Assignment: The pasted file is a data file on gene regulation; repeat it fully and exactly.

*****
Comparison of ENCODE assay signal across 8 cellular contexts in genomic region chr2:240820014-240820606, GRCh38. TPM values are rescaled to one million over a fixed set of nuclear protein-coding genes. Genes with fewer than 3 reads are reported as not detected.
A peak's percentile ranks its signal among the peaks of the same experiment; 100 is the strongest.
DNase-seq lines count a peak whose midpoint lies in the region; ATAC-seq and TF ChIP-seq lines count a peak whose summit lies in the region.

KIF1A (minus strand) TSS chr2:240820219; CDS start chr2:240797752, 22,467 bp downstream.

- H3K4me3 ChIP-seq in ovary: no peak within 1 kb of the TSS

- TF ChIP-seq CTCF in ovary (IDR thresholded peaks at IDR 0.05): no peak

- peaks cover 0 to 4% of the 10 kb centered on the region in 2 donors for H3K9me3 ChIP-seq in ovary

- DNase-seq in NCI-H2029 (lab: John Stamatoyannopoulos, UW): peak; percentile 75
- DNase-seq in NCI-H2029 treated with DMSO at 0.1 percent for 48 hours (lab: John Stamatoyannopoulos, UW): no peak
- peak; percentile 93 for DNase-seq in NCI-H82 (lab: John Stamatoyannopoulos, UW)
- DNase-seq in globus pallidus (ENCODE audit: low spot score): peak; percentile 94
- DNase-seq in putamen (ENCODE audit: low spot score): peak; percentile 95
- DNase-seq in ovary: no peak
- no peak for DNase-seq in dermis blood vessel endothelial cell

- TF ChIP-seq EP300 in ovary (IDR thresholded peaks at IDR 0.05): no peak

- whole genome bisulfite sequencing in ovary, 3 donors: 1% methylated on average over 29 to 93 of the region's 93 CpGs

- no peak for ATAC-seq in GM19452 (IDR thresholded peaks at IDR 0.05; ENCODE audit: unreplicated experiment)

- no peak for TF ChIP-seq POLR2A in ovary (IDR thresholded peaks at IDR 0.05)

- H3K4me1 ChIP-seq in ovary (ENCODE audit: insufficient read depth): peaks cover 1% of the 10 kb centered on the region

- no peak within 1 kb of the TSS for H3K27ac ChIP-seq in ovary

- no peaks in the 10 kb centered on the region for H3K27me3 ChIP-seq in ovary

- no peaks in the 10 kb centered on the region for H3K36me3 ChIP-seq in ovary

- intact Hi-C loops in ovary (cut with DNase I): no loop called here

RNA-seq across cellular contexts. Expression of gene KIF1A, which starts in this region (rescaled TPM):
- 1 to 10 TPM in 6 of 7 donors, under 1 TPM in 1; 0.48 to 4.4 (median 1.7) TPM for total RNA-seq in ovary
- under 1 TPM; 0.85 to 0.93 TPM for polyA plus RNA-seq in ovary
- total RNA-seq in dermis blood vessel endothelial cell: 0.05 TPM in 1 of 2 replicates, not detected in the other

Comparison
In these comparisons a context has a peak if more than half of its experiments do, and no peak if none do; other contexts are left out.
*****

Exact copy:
Comparison of ENCODE assay signal across 8 cellular contexts in genomic region chr2:240820014-240820606, GRCh38. TPM values are rescaled to one million over a fixed set of nuclear protein-coding genes. Genes with fewer than 3 reads are reported as not detected.
A peak's percentile ranks its signal among the peaks of the same experiment; 100 is the strongest.
DNase-seq lines count a peak whose midpoint lies in the region; ATAC-seq and TF ChIP-seq lines count a peak whose summit lies in the region.

KIF1A (minus strand) TSS chr2:240820219; CDS start chr2:240797752, 22,467 bp downstream.

- H3K4me3 ChIP-seq in ovary: no peak within 1 kb of the TSS

- TF ChIP-seq CTCF in ovary (IDR thresholded peaks at IDR 0.05): no peak

- peaks cover 0 to 4% of the 10 kb centered on the region in 2 donors for H3K9me3 ChIP-seq in ovary

- DNase-seq in NCI-H2029 (lab: John Stamatoyannopoulos, UW): peak; percentile 75
- DNase-seq in NCI-H2029 treated with DMSO at 0.1 percent for 48 hours (lab: John Stamatoyannopoulos, UW): no peak
- peak; percentile 93 for DNase-seq in NCI-H82 (lab: John Stamatoyannopoulos, UW)
- DNase-seq in globus pallidus (ENCODE audit: low spot score): peak; percentile 94
- DNase-seq in putamen (ENCODE audit: low spot score): peak; percentile 95
- DNase-seq in ovary: no peak
- no peak for DNase-seq in dermis blood vessel endothelial cell

- TF ChIP-seq EP300 in ovary (IDR thresholded peaks at IDR 0.05): no peak

- whole genome bisulfite sequencing in ovary, 3 donors: 1% methylated on average over 29 to 93 of the region's 93 CpGs

- no peak for ATAC-seq in GM19452 (IDR thresholded peaks at IDR 0.05; ENCODE audit: unreplicated experiment)

- no peak for TF ChIP-seq POLR2A in ovary (IDR thresholded peaks at IDR 0.05)

- H3K4me1 ChIP-seq in ovary (ENCODE audit: insufficient read depth): peaks cover 1% of the 10 kb centered on the region

- no peak within 1 kb of the TSS for H3K27ac ChIP-seq in ovary

- no peaks in the 10 kb centered on the region for H3K27me3 ChIP-seq in ovary

- no peaks in the 10 kb centered on the region for H3K36me3 ChIP-seq in ovary

- intact Hi-C loops in ovary (cut with DNase I): no loop called here

RNA-seq across cellular contexts. Expression of gene KIF1A, which starts in this region (rescaled TPM):
- 1 to 10 TPM in 6 of 7 donors, under 1 TPM in 1; 0.48 to 4.4 (median 1.7) TPM for total RNA-seq in ovary
- under 1 TPM; 0.85 to 0.93 TPM for polyA plus RNA-seq in ovary
- total RNA-seq in dermis blood vessel endothelial cell: 0.05 TPM in 1 of 2 replicates, not detected in the other

Comparison
In these comparisons a context has a peak if more than half of its experiments do, and no peak if none do; other contexts are left out.